Figure 13.15: Among Firms Offering Health Benefits, Percentage of Firms Which Believe That There Are a Sufficient Number of Providers in Their Plan’s Networks to Provide Timely Access to Services, by Firm Size, 2022

MENTAL AND BEHAVIORAL HEALTH

Access to mental and behavioral health services has been an issue for employers and policymakers for a number of years. The COVID-19 pandemic, with the accompanying social and economic disruptions, focused even more attention this topic. In the 2021 survey, we documented steps that employers and health plans were taking to improve access and meet the increased demand for these services. This year we asked employers about the demand for and use of these services, and whether they took further steps to expand access in 2022. The issue of network adequacy for mental and behavioral health services is addressed in the next section.

  • Among firms with 50 or more workers offering health benefits, 22% of small firms and 48% of large firms say that the percentage of employees receiving mental health services increased in the last year. Large shares of small firms (48%) and large firms (38%) responded “Don’t Know” to this question [Figure 13.17].
  • Among firms with 50 or more workers offering health benefits, 6% of small firms and 14% of large firms say that the percentage of employees receiving services for substance use conditions increased in the last year. As with the question about mental health services, large shares of small firms (49%) and large firms (52%) responded “Don’t Know” to this question [Figure 13.17].
  • Among firms with 50 or more workers offering health benefits, 13% of small firms and 29% of large firms say that the percentage of employees requesting FMLA leave for mental health conditions increased in the last year [Figure 13.18].
  • We asked all firms offering health benefits whether they were concerned with the growth of substance use conditions among their employees since the beginning of the COVID-19 pandemic. A relatively small share of firms say that they are concerned “a great deal” about the growth of substance conditions (2%), 14% say that they are “somewhat” concerned, 35% say that they are concerned “a very little,” and 40% say that they are “not at all” concerned [Figure 13.19].
    • Large firms are more likely than small firms to say that they are concerned “a great deal” (7% vs. 2%) or “somewhat” concerned (36% vs. 13%) [Figure 13.19].
    • Small firms are more likely than large firms to say that they are “not at all” concerned (41% vs. 16%) [Figure 13.19].
  • We asked firms with 50 or more workers offering health benefits if they had taken steps to expand the availability of mental health services.
    • Ten percent of small firms and 22% of large firms, including 33% of firms with 1,000 or more workers, say they expanded the availability of mental health services by adding new virtual providers [Figure 13.20].
    • Seven percent of small firms and 14% of large firms say they expanded the availability of mental health services by adding new providers or facilities for in-person care [Figure 13.20].
  • Among large firms (200 or more workers) offering health benefits, 4% say that they have taken actions to reduce coverage for out-of-network mental health or substance use services, due to concerns about cost or quality of these services [Figure 13.21].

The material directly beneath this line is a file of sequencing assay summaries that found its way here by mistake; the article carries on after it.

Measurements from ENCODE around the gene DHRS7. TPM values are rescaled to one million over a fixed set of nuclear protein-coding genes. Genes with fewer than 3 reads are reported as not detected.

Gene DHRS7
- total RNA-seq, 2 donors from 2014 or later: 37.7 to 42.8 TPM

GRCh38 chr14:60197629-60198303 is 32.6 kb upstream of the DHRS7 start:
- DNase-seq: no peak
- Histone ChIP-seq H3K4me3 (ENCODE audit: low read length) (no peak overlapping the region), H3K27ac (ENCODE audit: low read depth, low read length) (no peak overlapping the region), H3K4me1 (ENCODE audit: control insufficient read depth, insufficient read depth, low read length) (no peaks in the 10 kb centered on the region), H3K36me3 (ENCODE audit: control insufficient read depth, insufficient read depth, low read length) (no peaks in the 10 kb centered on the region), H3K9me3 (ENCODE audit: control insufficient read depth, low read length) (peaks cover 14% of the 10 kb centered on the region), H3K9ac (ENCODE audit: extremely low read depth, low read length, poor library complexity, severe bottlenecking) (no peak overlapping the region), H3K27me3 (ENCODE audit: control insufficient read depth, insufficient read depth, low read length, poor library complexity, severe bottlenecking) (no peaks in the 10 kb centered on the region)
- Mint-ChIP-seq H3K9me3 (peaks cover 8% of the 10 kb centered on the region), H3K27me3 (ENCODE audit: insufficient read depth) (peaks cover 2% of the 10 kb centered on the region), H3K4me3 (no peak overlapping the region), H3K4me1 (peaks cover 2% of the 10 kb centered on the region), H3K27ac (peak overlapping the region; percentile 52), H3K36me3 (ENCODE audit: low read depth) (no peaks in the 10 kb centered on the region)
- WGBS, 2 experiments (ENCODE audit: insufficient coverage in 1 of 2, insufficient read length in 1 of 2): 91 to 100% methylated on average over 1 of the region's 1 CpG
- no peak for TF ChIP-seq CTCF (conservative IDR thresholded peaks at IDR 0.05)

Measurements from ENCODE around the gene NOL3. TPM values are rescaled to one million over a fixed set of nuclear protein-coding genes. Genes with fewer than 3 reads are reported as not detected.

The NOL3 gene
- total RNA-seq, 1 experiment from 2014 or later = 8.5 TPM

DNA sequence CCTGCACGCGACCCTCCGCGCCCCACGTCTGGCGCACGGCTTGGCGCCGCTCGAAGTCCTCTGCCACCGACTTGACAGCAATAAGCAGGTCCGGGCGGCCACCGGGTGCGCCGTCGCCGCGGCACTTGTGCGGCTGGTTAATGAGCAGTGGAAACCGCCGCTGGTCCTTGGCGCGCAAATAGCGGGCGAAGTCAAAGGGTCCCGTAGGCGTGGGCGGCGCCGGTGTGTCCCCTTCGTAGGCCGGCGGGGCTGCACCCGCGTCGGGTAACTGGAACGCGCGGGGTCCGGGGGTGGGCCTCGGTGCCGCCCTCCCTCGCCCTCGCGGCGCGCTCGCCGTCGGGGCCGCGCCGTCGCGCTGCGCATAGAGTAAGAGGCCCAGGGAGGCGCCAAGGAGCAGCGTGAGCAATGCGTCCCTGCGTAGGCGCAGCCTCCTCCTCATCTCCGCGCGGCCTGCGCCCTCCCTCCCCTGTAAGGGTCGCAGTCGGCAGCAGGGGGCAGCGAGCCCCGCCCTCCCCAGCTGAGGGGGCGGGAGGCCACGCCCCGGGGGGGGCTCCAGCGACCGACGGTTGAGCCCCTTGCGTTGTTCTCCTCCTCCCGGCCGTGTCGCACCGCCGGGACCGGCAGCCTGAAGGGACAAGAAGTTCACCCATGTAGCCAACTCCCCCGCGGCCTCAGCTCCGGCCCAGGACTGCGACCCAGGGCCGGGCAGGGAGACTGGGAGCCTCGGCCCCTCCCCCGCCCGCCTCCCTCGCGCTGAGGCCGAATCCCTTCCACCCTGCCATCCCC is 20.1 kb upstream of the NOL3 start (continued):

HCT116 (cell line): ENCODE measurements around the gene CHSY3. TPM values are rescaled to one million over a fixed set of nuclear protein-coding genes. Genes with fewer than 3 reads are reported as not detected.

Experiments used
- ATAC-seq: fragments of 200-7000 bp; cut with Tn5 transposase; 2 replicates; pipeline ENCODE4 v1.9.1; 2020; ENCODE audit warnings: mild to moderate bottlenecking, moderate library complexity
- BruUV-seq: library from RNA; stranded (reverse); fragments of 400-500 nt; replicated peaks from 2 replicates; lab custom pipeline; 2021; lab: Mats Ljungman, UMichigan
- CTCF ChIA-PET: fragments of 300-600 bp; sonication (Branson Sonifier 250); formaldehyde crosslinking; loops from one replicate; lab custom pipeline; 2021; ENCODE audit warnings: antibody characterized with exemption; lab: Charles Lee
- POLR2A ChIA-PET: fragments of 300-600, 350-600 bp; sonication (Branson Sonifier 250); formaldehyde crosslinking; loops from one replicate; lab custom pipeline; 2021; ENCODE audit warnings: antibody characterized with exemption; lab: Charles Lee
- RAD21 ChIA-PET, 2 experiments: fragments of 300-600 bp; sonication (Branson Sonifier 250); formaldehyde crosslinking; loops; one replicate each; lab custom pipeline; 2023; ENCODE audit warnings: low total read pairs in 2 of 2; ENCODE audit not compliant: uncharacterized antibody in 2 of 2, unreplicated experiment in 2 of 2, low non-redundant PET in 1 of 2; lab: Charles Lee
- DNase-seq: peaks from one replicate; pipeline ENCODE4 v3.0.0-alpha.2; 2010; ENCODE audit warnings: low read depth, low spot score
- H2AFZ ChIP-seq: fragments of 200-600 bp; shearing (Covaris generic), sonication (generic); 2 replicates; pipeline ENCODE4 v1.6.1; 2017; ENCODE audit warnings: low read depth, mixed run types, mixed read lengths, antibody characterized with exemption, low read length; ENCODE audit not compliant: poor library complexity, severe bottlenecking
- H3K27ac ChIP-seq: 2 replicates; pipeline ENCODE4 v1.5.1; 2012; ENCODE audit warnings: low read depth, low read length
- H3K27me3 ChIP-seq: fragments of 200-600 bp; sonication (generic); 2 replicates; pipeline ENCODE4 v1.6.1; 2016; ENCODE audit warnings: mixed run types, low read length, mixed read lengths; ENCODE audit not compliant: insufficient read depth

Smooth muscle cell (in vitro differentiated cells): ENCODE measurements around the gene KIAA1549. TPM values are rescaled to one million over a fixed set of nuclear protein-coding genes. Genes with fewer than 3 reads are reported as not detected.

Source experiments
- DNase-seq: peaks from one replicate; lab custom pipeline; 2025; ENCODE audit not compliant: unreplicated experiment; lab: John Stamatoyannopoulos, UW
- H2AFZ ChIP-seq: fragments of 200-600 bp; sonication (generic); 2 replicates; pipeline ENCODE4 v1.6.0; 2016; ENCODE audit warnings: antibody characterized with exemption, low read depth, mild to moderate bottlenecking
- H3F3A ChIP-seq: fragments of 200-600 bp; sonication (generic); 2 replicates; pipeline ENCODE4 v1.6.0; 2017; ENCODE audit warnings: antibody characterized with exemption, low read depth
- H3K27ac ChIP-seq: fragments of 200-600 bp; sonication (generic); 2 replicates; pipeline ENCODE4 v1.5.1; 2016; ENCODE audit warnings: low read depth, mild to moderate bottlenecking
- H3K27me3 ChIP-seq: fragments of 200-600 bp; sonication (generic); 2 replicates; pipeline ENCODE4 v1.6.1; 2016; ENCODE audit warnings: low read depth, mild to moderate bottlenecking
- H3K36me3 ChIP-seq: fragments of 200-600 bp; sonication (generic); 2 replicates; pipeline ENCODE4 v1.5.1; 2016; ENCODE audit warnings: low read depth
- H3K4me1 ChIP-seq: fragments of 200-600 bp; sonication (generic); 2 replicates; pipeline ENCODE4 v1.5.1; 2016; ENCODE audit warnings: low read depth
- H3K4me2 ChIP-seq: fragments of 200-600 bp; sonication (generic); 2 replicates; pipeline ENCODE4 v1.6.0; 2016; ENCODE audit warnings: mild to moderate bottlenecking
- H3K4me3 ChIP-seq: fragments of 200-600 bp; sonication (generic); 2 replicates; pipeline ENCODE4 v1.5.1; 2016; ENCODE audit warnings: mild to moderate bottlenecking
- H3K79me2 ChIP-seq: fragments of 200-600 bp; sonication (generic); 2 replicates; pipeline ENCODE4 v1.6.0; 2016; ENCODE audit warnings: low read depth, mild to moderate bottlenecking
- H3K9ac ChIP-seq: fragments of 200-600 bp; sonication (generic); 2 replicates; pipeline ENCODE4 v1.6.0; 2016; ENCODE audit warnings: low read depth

• Among large firms (200 or more workers) offering health benefits, 15% say that their health plan with the highest enrollment has a center of excellence or high-performance network for substance use or mental health services. Thirty-eight percent of these firms did not know the answer to this question [Figure 13.22].
  • Among large firms (200 or more workers) offering health benefits, 44% offer employees mental health self-care applications, such as resources to guide meditation or manage stress, separate from those available through the health plan [Figure 13.23].
  • Among large firms (200 or more workers) offering health benefits, a large share (81%) offer employee assistance programs, separate from those available through the health plan, for mental health [Figure 13.24].

Figure 13.16: Among Firms Offering Health Benefits, How Important Firm Believe Telemedicine Is in Providing Access to Mental Health Services, by Firm Size, 2022

Figure 13.16: Among Firms Offering Health Benefits, How Important Firm Believe Telemedicine Is in Providing Access to Mental Health Services, by Firm Size, 2022

Figure 13.17: Among Firms Offering Health Benefits, Percentage of Firms Which Have Seen an Increase in Employees Seeking Mental Health and Substance Use Services in the Past Year, by Firm Size, 2022

Figure 13.17: Among Firms Offering Health Benefits, Percentage of Firms Which Have Seen an Increase in Employees Seeking Mental Health and Substance Use Services in the Past Year, by Firm Size, 2022

Figure 13.18: Among Firms Offering Health Benefits, Percentage of Firms Which Have Seen an Increase in the Percentage of Employees Requesting Fmla Leave for Mental Health Conditions, by Firm Size, 2022

Figure 13.18: Among Firms Offering Health Benefits, Percentage of Firms Which Have Seen an Increase in the Percentage of Employees Requesting Fmla Leave for Mental Health Conditions, by Firm Size, 2022

Figure 13.19: Among Firms Offering Health Benefits, How Concerned Is Firm With the Growth of Substance Use Conditions Among Employees, by Firm Size, 2022